Light Polarization (page 2)

Author: Janice VanCleave

Try New Approaches

How is light affected by nonpolarized lenses? Repeat the experiment using the lenses from an inexpensive pair of nonpolarized sunglasses.

Design Your Own Experiments

    1. Unpolarized light becomes partially polarized when reflected from nonmetallic surfaces, such as water or glass, while some is transmitted and/or absorbed. The parallel components of the incident light (the light striking a surface) is largely reflected. The reflected light is partially polarized in a direction parallel with the surface it reflects from. Thus for lakes and other surfaces parallel to Earth's surface, the reflected light is said to be horizontally polarized. There is a special angle of incidence (the angle between the incident light and a line perpendicular to the surface it strikes) called polarization angle at which the reflected light from a nonmetallic surface is completely polarized. Design a way to determine the approximate magnitude of the polarization angle for light reflecting from water. One way is to fill a large bowl with water and set it on a table. In a darkened room, hold a flashlight above the water so that its light is perpendicular (normal or 90°) to the water's surface, then slightly tilt the flashlight. Sit facing the bowl and view the water's surface through a polarized lens. Since the water acts as a polarizer, the lens acts as an analyzer. Part of the light will enter the water and form a light spot on the bottom of the bowl, and part will reflect, thus forming an image (a representation of a physical object formed by light reflected from a surface) of the end of the flashlight. Rotate the analyzer to determine if the reflected light from the water's surface is polarized. The degree of polarization will be determined by how much of the reflected light (the image) disappears. If you see no change in the image, it indicates that the reflected light is not polarized. If all of the image disappears, then the reflected light is 100% polarized. Increase the angle of incidence by tilting the flashlight from its perpendicular position and analyze the reflection at the new angle. Continue this until the flashlight is held parallel to the water's surface. Estimate the angle of the flashlight from perpendicular (the incidence angle) and devise a way to compare the degree of polarization for each angle, such as a rating of 0 to +5, with +5 being the greatest polarization. For information about polarized angles see Craig F. Bohren's What Light through Yonder Window Breaks? (New York: Wiley, 1991), pp. 37–40. For information about horizontal and vertical polarization see Louis A. Bloomfield's How Things Work (New York: Wiley, 1997), pp. 494, 498, and 529–530.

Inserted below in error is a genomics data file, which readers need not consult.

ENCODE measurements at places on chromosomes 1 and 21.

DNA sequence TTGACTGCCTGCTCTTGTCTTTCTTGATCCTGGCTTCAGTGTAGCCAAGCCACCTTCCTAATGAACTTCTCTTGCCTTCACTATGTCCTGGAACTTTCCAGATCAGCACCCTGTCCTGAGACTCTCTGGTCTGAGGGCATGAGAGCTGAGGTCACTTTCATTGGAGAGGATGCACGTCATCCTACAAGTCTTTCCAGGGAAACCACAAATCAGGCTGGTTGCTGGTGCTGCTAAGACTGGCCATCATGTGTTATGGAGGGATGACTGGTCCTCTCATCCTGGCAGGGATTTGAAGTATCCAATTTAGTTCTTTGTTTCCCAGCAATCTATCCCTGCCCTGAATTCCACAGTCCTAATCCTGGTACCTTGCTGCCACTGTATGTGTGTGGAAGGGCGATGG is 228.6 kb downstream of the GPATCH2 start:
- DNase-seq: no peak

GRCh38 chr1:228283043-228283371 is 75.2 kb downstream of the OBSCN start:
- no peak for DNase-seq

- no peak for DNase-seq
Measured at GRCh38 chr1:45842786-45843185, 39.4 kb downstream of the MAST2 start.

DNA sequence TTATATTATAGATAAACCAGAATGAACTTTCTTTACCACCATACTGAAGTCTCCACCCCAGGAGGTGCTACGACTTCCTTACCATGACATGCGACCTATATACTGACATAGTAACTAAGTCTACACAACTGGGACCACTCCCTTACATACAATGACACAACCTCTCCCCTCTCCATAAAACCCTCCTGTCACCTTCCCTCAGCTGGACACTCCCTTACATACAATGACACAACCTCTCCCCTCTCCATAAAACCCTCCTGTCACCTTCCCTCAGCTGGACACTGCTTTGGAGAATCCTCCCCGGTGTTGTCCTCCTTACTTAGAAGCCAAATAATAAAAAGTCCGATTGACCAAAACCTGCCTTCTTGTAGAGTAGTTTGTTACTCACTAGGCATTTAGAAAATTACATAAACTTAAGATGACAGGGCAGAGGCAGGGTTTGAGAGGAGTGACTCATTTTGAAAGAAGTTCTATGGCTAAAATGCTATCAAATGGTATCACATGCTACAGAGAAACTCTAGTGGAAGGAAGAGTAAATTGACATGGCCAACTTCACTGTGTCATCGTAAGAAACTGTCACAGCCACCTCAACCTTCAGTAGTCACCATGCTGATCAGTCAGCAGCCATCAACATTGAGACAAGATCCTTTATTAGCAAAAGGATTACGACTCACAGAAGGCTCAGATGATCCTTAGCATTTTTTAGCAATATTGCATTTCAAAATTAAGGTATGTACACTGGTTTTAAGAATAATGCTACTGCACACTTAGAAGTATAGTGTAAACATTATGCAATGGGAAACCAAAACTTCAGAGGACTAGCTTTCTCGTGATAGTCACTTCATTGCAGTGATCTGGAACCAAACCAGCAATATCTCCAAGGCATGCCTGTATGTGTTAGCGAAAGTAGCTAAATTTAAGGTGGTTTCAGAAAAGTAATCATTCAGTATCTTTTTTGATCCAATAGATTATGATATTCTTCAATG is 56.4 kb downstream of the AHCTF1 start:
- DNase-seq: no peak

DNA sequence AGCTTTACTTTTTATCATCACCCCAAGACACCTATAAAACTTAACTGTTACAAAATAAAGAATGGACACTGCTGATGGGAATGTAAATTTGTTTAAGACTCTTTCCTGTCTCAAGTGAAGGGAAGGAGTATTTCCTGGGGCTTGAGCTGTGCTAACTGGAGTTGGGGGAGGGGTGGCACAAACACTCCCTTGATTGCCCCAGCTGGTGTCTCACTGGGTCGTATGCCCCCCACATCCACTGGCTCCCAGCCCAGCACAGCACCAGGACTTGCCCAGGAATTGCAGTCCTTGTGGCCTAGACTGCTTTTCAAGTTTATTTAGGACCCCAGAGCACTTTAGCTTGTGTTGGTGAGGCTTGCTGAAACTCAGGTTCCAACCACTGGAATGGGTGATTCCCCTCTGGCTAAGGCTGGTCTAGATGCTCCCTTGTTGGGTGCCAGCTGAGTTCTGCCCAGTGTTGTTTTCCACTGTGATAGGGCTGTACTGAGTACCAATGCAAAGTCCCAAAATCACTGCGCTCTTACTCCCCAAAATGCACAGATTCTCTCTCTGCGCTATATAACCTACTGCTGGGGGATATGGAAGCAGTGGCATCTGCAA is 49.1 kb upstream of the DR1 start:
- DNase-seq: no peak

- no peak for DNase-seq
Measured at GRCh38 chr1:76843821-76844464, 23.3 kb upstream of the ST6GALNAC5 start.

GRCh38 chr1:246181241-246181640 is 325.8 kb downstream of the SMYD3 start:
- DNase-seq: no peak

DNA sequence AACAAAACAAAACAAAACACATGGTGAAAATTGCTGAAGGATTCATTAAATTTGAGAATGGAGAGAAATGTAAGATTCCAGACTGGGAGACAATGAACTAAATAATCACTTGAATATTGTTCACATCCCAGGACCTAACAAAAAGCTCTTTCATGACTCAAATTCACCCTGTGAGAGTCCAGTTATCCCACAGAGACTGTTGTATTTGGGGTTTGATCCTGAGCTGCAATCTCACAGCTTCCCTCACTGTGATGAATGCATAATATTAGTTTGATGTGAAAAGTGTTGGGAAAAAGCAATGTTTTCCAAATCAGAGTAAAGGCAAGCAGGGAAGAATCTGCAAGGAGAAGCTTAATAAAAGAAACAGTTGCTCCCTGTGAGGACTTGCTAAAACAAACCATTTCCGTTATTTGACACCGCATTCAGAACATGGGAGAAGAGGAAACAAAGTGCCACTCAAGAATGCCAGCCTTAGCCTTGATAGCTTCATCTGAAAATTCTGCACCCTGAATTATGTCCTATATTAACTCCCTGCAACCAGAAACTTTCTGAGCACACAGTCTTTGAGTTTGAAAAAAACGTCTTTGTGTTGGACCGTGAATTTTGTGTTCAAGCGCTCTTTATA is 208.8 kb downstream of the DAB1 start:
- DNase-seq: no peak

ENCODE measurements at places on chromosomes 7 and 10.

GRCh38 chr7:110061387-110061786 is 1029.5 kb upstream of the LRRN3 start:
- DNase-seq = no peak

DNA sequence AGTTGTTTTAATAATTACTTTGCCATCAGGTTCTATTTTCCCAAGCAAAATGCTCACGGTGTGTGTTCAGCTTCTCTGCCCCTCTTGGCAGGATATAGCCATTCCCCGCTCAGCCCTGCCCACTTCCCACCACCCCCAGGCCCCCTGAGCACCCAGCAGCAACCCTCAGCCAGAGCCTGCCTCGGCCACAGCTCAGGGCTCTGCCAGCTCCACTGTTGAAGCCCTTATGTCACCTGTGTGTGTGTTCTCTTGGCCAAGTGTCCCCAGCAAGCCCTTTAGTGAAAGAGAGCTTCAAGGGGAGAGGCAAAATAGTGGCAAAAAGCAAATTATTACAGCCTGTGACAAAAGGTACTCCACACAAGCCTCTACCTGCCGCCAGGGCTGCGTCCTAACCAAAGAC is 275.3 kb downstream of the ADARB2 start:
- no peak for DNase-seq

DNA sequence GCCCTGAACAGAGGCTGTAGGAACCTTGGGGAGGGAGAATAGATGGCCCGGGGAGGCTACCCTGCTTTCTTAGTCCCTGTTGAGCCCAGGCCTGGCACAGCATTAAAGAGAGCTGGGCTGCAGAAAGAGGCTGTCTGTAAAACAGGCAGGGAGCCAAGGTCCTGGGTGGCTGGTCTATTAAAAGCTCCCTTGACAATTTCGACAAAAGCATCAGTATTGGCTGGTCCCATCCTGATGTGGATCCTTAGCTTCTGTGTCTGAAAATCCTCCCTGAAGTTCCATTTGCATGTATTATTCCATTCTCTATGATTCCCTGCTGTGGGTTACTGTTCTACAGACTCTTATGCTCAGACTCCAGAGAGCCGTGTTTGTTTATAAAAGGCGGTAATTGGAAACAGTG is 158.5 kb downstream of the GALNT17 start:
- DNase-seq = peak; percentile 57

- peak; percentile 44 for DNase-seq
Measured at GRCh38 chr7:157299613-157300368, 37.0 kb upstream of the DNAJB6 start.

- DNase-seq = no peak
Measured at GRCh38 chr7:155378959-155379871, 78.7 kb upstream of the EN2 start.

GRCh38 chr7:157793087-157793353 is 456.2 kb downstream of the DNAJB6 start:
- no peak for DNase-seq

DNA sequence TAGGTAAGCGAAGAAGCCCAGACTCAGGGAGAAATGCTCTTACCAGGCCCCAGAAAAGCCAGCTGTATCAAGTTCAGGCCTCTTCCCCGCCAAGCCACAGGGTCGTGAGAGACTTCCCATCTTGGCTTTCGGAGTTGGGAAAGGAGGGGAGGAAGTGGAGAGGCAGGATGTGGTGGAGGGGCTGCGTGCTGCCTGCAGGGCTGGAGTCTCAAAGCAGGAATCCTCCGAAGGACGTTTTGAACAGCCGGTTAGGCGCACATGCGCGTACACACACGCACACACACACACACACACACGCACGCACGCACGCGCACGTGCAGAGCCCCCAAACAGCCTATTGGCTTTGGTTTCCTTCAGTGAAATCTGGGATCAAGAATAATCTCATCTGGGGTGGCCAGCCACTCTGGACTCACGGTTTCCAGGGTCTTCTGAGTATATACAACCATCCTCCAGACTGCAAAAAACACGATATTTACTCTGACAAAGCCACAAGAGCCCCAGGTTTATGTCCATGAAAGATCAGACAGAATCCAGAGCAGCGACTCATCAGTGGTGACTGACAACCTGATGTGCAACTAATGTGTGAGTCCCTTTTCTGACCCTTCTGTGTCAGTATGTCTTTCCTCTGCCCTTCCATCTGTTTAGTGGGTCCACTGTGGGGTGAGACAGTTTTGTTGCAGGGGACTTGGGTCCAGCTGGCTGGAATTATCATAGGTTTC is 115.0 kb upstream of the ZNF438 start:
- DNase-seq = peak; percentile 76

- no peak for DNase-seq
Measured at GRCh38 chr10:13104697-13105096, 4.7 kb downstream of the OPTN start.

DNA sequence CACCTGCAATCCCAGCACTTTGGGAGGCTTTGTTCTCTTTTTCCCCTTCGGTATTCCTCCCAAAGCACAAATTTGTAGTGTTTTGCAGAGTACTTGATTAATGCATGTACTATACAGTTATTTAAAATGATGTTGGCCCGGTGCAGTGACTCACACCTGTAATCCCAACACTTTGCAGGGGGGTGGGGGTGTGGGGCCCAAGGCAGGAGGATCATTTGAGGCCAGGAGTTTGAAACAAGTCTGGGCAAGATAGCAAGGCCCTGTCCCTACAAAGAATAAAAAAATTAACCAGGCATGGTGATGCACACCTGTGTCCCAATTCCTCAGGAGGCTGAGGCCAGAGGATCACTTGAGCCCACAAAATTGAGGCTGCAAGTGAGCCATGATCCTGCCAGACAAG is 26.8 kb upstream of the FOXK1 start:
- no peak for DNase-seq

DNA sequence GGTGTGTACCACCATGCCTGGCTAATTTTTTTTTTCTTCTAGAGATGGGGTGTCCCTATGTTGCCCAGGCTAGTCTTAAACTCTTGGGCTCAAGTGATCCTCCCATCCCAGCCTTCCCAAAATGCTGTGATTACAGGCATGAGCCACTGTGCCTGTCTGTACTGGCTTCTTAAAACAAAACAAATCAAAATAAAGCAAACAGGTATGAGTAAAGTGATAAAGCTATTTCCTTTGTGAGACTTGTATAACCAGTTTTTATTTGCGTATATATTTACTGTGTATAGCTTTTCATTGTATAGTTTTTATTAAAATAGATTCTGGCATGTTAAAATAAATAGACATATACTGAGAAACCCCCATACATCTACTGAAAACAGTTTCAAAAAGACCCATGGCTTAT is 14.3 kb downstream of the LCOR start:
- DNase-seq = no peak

2. How does the material of the reflective surface affect polarization? Repeat the previous investigation using different materials including a smooth metal, such as a flat baking pan. For information about polarization from reflected surfaces, see of Karl F. Kuhn's Basic Physics (New York: Wiley, 1996), pp. 79–80.
    1. A material is said to be optically active when it rotates the plane of the electric light waves passing through it. Design a way to test the optical activity of materials, such as by placing a material between two polarized lenses. For example, to test the optical activity of a plastic cup, place the lamp, cup, and analyzer in a straight line with one another. Rotate the analyzer and observe the changing patterns of color. To test the optical activity of transparent tape, you can stretch some of the tape across a small, open frame cut from poster board. Repeat the experiment replacing the cup with the frame of tape. For information about the colors seen in optically active materials when viewed through an analyzer see Hazel Rossotti's Colour: Why the World Isn't Grey (Princeton, N.J.: Princeton University Press, 1993), pp. 49–51.
    2. Sugar and tartaric acid (cream of tartar) are known to be optically active. Design a method of testing different concentrations of solutions of water and these chemicals. Note that the container used to hold the solutions must not be optically active. Test light passing through empty containers for optical activity and select one that is not optically active. Devise a method of comparing the degree of optical activity of each concentration.

Get the Facts

When two polarized lenses are placed together, the amount of light passing through the analyzer is greatest when their crystals are parallel and least when they are perpendicular, such that no light gets through. Since the light exiting the polarizer is polarized, why does any of it pass through the lenses when the crystals in one lens are positioned between 0° and 90° relative to the crystals in the second lens? What are photons and how does their spin affect polarization? For information see John Gribbin's In Search of Schrödinger's Cat (New York: Bantam, 1984), pp. 218–229.

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